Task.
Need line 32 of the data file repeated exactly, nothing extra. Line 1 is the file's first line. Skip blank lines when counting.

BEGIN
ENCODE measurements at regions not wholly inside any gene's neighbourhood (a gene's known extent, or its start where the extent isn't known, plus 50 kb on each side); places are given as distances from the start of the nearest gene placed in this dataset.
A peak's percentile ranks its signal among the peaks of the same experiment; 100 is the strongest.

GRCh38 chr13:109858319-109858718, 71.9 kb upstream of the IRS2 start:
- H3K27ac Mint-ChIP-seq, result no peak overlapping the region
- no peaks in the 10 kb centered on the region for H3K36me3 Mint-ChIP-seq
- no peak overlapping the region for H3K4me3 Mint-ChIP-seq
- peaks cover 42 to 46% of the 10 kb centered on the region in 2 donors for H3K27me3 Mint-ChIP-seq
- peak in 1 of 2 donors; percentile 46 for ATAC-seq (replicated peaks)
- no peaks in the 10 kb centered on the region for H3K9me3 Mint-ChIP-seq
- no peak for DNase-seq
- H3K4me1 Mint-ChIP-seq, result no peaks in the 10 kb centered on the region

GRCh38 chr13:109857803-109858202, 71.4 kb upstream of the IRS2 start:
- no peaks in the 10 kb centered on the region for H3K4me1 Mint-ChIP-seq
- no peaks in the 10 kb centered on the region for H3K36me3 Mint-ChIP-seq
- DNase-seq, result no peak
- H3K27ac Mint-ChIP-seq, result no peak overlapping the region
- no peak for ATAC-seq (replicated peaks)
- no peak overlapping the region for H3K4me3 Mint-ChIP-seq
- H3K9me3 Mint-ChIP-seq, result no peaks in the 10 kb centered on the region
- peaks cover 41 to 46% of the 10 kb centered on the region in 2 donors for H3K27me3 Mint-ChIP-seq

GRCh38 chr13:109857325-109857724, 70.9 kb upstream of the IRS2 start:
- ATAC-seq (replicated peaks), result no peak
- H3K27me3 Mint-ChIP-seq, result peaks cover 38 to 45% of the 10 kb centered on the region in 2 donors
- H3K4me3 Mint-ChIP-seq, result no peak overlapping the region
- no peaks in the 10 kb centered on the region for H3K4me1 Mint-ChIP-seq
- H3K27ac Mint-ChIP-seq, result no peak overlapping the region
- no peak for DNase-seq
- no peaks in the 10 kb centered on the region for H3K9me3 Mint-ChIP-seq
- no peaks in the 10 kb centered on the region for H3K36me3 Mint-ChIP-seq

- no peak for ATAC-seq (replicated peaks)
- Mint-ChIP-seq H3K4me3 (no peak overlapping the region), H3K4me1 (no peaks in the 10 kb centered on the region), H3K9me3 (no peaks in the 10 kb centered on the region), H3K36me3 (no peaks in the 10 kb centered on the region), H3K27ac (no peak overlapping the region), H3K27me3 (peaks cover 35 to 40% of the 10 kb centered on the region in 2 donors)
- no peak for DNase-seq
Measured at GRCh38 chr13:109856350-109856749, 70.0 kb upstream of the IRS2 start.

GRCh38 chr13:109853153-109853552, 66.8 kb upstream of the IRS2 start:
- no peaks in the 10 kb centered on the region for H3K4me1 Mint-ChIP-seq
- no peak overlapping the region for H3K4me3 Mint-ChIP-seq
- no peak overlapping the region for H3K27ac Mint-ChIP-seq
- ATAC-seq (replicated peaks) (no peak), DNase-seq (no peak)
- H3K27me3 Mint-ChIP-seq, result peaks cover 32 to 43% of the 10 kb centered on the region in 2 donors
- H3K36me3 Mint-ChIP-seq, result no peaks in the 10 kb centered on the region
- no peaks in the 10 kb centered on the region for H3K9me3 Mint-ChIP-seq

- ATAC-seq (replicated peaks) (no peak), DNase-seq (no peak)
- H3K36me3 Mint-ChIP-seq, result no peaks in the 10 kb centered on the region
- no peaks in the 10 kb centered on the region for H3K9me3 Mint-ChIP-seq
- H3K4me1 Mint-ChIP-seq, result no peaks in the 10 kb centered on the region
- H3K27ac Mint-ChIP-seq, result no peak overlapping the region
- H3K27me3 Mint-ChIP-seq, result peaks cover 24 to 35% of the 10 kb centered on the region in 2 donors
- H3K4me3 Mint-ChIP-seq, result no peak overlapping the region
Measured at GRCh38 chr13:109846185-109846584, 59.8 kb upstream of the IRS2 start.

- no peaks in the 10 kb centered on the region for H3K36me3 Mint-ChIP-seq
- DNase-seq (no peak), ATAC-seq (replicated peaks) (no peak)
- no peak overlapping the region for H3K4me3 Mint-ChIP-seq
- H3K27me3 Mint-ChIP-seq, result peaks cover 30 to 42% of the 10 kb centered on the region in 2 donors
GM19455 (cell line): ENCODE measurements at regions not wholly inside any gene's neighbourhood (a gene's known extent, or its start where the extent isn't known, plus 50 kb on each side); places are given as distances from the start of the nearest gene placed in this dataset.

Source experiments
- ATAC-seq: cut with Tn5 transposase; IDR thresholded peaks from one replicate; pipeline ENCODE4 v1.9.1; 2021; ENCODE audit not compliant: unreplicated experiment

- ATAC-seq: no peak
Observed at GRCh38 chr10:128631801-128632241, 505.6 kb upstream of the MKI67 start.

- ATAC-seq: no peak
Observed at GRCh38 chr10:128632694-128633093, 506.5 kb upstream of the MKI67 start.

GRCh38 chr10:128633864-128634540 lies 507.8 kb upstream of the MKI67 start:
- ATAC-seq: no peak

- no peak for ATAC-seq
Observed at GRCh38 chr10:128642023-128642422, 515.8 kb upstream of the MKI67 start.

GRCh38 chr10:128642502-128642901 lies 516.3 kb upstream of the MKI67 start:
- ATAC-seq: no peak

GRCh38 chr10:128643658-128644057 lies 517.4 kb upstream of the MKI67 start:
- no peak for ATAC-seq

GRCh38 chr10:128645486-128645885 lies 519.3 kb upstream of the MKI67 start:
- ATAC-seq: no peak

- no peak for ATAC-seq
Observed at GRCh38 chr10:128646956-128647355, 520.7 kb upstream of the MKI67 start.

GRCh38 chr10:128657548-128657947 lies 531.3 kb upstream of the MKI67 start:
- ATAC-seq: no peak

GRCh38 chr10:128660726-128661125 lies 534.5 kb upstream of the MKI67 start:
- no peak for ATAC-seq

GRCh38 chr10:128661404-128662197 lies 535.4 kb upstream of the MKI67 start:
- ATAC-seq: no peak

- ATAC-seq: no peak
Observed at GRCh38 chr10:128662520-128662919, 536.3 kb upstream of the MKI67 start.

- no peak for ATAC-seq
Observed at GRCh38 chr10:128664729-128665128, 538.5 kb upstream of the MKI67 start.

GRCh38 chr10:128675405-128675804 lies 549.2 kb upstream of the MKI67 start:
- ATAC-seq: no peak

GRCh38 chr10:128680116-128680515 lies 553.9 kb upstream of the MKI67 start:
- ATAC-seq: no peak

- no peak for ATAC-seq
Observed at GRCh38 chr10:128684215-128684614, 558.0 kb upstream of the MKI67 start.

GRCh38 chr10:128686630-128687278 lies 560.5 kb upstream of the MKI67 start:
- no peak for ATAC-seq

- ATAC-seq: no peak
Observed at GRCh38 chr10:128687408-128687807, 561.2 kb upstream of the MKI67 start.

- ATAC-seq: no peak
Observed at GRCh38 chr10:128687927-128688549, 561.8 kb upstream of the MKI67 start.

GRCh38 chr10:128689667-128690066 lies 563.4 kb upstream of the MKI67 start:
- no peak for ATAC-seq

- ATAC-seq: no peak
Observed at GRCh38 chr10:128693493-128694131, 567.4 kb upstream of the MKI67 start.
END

- no peak for DNase-seq